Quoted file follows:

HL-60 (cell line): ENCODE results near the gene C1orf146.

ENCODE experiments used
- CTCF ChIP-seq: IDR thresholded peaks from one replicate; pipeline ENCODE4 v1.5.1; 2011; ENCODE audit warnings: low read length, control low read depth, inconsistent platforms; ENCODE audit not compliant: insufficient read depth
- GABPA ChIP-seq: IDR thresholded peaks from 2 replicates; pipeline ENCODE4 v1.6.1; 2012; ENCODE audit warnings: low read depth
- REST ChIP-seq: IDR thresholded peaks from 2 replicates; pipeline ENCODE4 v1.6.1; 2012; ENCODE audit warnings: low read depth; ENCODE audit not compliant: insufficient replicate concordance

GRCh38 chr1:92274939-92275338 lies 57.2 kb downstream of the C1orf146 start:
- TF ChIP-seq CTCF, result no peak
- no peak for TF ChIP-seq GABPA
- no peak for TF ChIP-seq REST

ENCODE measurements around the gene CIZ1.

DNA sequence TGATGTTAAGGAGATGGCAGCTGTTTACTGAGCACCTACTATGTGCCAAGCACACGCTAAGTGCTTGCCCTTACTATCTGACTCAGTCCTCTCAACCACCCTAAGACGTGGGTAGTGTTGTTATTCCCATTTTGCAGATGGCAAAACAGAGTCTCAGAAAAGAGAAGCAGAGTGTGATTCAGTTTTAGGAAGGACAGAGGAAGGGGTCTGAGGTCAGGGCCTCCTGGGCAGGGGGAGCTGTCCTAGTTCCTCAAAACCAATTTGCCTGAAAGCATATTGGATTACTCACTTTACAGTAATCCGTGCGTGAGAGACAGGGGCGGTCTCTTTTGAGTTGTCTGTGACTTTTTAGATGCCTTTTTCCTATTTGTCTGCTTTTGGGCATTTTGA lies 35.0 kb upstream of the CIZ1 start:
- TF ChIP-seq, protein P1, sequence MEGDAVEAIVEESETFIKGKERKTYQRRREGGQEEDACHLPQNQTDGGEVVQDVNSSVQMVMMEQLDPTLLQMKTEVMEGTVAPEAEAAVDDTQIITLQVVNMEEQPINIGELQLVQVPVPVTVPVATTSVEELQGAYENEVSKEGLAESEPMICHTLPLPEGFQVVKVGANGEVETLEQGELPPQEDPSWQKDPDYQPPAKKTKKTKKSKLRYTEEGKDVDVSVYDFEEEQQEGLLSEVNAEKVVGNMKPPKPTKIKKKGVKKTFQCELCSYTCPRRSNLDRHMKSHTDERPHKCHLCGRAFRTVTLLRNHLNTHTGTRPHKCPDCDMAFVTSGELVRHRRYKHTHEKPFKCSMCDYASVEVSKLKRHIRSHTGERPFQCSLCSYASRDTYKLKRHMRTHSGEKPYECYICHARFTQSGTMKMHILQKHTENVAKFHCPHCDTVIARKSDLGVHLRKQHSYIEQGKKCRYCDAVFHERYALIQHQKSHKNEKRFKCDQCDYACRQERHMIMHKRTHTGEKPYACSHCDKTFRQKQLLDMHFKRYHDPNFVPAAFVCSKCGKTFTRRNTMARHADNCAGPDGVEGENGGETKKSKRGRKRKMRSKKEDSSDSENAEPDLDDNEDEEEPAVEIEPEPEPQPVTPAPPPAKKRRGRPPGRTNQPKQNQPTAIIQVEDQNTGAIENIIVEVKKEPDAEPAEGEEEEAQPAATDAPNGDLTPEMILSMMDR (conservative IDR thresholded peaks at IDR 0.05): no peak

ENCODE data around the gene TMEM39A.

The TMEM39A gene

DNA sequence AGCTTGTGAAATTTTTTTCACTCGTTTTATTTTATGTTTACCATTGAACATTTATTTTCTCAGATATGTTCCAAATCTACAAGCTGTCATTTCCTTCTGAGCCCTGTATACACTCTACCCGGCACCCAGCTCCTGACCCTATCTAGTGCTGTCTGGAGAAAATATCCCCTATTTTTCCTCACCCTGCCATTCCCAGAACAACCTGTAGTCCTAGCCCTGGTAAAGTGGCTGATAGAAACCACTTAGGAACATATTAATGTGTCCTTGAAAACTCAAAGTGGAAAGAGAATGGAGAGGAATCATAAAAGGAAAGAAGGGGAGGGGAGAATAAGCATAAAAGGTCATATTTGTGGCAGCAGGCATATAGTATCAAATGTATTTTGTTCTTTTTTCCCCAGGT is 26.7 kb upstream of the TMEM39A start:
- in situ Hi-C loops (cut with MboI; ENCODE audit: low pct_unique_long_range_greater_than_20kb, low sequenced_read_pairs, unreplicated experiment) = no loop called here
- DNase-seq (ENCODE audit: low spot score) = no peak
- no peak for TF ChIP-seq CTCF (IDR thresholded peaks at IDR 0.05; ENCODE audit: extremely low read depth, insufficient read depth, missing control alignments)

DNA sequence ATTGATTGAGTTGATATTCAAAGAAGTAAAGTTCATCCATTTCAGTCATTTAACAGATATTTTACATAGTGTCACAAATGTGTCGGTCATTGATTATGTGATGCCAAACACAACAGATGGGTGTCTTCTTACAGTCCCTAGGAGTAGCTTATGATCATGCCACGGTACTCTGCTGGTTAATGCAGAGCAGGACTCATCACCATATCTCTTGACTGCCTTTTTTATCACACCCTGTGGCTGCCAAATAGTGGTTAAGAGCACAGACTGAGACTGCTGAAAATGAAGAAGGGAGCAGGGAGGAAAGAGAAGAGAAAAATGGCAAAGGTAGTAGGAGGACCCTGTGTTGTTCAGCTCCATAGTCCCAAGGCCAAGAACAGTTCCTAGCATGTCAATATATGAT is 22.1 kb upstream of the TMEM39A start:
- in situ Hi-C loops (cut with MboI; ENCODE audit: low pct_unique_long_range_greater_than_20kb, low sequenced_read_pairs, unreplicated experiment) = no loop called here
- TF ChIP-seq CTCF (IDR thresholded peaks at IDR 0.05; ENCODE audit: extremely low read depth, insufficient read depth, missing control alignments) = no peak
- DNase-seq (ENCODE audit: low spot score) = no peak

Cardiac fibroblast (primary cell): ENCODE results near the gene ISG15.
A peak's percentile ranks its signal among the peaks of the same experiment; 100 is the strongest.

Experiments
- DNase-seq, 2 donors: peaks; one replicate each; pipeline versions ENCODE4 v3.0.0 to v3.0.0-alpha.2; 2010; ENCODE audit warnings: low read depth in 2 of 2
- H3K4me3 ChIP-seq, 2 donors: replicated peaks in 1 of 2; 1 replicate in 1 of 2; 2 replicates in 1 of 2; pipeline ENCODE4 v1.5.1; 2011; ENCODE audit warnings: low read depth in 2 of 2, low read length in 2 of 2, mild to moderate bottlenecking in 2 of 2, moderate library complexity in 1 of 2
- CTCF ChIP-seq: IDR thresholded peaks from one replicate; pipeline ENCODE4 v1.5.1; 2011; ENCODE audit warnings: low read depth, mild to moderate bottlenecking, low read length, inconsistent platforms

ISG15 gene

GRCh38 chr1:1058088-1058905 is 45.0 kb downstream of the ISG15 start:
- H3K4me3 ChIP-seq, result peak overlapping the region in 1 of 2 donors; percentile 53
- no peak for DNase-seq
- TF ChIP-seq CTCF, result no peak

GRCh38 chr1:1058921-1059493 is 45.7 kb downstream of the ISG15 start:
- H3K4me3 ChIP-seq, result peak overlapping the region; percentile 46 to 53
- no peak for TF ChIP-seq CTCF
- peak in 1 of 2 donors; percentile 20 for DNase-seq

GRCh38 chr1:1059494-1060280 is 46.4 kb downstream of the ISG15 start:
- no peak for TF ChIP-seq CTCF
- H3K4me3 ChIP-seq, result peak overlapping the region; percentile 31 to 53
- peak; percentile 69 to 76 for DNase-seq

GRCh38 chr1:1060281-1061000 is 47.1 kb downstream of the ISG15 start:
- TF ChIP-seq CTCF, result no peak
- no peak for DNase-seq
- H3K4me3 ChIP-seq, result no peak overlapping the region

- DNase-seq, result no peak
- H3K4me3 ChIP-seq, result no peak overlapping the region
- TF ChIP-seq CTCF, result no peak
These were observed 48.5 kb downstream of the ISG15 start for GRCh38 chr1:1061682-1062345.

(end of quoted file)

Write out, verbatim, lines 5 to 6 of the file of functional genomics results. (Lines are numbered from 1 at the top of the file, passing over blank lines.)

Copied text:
- REST ChIP-seq: IDR thresholded peaks from 2 replicates; pipeline ENCODE4 v1.6.1; 2012; ENCODE audit warnings: low read depth; ENCODE audit not compliant: insufficient replicate concordance

GRCh38 chr1:92274939-92275338 lies 57.2 kb downstream of the C1orf146 start: